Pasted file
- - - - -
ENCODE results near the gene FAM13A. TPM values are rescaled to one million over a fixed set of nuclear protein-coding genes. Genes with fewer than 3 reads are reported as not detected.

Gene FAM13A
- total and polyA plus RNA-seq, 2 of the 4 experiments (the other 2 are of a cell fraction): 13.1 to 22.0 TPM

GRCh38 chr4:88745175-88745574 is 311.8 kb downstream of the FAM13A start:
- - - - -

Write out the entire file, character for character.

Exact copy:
ENCODE results near the gene FAM13A. TPM values are rescaled to one million over a fixed set of nuclear protein-coding genes. Genes with fewer than 3 reads are reported as not detected.

Gene FAM13A
- total and polyA plus RNA-seq, 2 of the 4 experiments (the other 2 are of a cell fraction): 13.1 to 22.0 TPM

GRCh38 chr4:88745175-88745574 is 311.8 kb downstream of the FAM13A start: